Updated radon map for Great Britain published
The UK Health Security Agency and BGS have published an updated radon potential map for Great Britain.02/12/2022 By BGS Press
The update to the radon potential map of Great Britain, produced by the UK Health Security Agency (UKHSA) and BGS, is the first in over 10 years and provides an authoritative analysis of the likelihood of a building being in a ‘Radon Affected Area’ (an area with higher radon potential).
Radon (chemical symbol: Rn) is a colourless and odourless gas that 1100 lung cancer deaths per year are attributed to in the UK. The risk is highest among smokers and ex-smokers.
For most people, the risk of developing lung cancer from exposure to radon remains low and levels of radon have not increased across the UK. However, UKHSA advises you to test your home if you live or work in a Radon Affected Area. There are several methods of reducing high radon levels in buildings.
The latest update to the radon map, available to view on the UKradon website, is the product of years of new analysis and research, combining the latest geological mapping with one of the largest databases of in-home measurements ever compiled.
Whilst the vast majority of buildings remain outside Radon Affected Areas, this new map has refined our knowledge of areas where high radon levels are more likely to occur. The overall number of buildings with high radon levels remains the same.
The radon map allows local councils, national and regional governments, social and private landlords, private homeowners and employers to assess the radon risk in their properties. It is also used in building regulations to inform where radon preventative measures should be incorporated in new buildings.
While the vast majority of buildings remain outside Radon Affected Areas, if the property you own is in an affected area, it is important that you arrange for a test. If you live in private or social rented accommodation, speak to your landlord, who should organise a test for you to carry out.
Employers can use this map to help undertake a suitable and sufficient risk assessment and take appropriate action where necessary.
The updated maps provide information that allows property owners, landlords and employers to make informed decisions on the benefits of undertaking radon measurements and potential remediation work.
Tracy Gooding, principal radiation protection scientist at UKHSA.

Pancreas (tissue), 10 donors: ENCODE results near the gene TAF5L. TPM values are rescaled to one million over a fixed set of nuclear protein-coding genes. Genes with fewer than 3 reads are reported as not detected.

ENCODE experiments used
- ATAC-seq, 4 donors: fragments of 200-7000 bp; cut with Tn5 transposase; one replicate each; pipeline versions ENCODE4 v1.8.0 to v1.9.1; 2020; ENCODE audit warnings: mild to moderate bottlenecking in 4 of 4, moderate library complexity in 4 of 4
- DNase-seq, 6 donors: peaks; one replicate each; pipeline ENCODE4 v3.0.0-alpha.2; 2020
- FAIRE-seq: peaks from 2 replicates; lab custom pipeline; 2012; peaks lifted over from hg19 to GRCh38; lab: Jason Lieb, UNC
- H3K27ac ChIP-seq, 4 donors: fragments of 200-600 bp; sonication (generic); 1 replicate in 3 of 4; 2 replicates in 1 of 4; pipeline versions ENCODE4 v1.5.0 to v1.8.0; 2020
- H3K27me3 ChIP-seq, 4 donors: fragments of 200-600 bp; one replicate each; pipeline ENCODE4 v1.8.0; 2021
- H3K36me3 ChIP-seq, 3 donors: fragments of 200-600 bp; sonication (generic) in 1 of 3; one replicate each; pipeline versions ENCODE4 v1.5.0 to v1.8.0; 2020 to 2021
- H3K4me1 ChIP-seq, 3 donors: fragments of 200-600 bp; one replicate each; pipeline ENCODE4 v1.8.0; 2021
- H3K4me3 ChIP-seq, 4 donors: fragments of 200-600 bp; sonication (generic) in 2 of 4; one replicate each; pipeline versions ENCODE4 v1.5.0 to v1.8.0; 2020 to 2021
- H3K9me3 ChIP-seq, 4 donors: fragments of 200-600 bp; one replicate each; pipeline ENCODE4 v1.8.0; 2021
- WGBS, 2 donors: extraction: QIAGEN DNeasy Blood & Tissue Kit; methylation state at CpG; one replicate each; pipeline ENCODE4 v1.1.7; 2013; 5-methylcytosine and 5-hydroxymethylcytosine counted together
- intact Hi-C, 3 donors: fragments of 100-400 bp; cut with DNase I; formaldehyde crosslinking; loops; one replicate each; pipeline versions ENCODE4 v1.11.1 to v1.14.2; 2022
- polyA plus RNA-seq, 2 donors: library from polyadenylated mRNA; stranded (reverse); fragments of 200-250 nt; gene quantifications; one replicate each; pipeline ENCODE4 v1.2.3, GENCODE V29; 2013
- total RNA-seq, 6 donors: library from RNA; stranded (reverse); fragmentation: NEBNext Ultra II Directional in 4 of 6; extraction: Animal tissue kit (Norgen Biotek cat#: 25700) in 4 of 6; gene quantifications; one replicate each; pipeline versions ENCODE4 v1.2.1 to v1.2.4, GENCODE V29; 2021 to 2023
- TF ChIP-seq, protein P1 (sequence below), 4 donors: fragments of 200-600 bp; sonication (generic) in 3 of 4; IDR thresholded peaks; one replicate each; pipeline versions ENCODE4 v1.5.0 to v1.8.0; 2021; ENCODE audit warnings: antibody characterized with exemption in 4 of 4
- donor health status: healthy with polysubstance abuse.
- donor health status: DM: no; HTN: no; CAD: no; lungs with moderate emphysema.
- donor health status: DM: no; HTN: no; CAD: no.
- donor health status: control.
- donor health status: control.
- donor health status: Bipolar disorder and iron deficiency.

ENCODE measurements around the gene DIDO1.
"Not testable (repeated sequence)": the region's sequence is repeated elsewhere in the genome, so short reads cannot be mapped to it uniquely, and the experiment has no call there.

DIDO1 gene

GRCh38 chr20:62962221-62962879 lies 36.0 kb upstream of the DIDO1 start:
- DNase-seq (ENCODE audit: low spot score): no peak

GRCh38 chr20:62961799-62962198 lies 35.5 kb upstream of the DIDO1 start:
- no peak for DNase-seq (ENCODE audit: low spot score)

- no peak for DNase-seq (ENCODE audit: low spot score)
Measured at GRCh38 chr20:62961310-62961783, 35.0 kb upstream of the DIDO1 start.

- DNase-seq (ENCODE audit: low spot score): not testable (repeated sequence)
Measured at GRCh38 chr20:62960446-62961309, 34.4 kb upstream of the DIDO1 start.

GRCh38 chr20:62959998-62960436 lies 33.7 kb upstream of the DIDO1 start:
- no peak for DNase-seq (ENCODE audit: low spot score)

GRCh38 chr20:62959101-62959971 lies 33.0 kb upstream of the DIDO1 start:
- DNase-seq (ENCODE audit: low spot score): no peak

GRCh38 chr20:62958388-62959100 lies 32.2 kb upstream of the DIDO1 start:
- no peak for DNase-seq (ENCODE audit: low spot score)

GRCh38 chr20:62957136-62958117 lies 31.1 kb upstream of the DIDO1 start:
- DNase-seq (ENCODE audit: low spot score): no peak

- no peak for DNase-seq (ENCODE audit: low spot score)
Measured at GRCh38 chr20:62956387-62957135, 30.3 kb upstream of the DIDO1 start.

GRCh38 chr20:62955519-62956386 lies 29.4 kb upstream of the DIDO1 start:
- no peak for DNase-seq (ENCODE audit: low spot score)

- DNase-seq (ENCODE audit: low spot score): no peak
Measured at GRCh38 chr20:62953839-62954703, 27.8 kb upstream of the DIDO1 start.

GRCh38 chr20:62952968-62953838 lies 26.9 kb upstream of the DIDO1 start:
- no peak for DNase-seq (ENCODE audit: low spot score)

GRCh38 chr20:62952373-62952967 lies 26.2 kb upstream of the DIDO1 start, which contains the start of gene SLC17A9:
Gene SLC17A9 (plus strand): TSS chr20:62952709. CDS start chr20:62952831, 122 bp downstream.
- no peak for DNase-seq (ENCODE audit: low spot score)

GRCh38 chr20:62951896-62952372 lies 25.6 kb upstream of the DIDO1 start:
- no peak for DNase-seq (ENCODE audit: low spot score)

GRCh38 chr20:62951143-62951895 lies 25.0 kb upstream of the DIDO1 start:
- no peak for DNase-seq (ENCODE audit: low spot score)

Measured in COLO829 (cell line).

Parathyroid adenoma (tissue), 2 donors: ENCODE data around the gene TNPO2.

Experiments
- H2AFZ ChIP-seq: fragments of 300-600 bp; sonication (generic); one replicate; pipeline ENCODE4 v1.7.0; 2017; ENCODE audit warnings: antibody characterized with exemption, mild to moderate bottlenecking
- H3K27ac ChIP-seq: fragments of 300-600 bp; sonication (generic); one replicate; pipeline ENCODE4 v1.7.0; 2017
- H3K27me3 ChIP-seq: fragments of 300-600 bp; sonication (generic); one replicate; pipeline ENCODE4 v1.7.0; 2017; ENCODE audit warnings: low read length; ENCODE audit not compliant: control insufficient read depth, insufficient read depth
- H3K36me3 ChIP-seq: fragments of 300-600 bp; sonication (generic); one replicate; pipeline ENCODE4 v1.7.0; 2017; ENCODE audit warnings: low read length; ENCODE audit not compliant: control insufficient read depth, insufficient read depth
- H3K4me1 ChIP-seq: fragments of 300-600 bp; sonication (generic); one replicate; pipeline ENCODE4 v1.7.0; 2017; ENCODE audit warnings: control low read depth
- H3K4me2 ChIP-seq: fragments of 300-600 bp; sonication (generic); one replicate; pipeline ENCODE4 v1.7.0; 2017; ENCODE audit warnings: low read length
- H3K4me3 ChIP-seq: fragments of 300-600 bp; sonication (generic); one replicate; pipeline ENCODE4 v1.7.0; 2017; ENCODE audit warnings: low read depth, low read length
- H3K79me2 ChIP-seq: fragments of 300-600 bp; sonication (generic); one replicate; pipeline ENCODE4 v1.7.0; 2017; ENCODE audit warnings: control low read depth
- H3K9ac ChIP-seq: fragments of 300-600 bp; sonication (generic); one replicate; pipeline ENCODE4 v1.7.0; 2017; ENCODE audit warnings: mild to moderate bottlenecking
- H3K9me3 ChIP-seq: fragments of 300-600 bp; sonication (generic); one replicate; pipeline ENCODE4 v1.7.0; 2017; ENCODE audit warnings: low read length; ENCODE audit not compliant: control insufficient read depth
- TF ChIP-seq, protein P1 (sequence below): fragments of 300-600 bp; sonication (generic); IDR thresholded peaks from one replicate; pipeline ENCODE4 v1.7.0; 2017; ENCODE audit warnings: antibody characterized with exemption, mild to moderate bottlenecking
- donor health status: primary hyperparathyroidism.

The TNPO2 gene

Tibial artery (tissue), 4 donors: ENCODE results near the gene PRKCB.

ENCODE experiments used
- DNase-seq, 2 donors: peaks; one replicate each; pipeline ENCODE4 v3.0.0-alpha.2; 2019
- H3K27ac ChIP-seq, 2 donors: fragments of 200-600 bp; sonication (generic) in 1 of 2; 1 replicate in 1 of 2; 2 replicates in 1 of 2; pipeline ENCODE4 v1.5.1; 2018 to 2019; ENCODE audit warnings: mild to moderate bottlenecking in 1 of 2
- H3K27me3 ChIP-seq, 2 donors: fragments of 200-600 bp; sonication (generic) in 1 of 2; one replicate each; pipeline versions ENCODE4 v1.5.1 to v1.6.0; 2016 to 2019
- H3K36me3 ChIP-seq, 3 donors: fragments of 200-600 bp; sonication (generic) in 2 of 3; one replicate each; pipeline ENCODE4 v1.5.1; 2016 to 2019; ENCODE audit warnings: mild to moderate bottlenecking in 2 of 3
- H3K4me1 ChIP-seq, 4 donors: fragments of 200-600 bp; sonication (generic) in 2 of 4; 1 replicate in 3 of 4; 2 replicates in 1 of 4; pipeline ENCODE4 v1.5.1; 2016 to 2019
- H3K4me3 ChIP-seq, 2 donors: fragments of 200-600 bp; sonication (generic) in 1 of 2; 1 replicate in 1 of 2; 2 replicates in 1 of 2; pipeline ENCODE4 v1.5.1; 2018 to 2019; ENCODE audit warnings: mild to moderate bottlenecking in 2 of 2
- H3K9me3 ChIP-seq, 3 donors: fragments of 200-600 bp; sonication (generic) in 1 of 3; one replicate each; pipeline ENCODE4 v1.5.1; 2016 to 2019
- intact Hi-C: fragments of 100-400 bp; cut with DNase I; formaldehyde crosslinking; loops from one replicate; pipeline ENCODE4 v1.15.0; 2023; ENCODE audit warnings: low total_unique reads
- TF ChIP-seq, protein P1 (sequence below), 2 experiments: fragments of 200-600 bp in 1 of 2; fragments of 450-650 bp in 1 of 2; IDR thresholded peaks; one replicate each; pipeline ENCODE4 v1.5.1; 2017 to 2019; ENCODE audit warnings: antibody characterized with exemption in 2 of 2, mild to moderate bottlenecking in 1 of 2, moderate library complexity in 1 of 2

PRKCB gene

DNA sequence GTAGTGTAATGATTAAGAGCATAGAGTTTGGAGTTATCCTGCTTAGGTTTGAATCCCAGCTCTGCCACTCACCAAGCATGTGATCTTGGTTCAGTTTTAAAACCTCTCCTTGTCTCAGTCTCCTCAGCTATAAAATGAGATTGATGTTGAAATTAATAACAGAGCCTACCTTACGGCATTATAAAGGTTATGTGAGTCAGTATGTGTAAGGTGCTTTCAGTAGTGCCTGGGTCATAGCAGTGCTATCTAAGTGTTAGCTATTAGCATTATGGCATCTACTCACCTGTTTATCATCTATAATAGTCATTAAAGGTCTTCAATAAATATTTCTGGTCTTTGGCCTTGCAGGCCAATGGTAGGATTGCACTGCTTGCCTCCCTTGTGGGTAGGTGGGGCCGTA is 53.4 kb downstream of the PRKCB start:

Radon occurs in all rocks and soils. Using a revised statistical approach to our mapping of geology across Great Britain has enabled us to model where this geohazard is more likely to be present in buildings.
This map is a significant update to the previously published version and will help to raise awareness about this geohazard.
Russell Lawley, BGS Principal Geologist.
Radon data available through BGS
- A GIS compatible version of the indicative atlas is available to download free of charge on the BGS website.
- The definitive atlas is available at 25m resolution and can be licensed for use within a GIS. Further information on costs and limitations of use are also available on the Radon Potential dataset webpage.
- Individual property probabilities can be found either from a radon risk report or by obtaining a GeoReport. For large property portfolios a property risk assessment can be undertaken. Further information is available on the UKradon.org website.
- Radon is a colourless, odourless radioactive gas. It is formed by the radioactive decay of the small amounts of uranium that occur in all rocks and soils.
- Radon is measured in Becquerels per cubic metre of air (Bq m-3)
- The average radon level in homes across the UK is 20 Bq m-3; UKHSA recommends that householders should take action to reduce radon levels if their home has a reading of 200 Bq m-3 or more (the radon action level)
- When people take steps to solve the problem, UKHSA recommends they try to reduce radon levels to below 100 Bq m-3
- We combine the results of radon measurements in homes with knowledge of the underlying geology and use statistical analysis to estimate the percentage of homes likely to be at or above the radon action level on that geological unit. In a few areas, where we have insufficient results to accomplish this analysis, an assessment of the underlying geology is made by BGS and the radon risk derived from geology only
- The maps have been updated for the first time since 2007 in England and Wales, and in Scotland for the first time since 2011
- The map for Northern Ireland was last updated in 2015 and has therefore not been updated again on this occasion.
- GIS compatible version of the indicative atlas
- Definitive atlas can be licensed for use within a GIS
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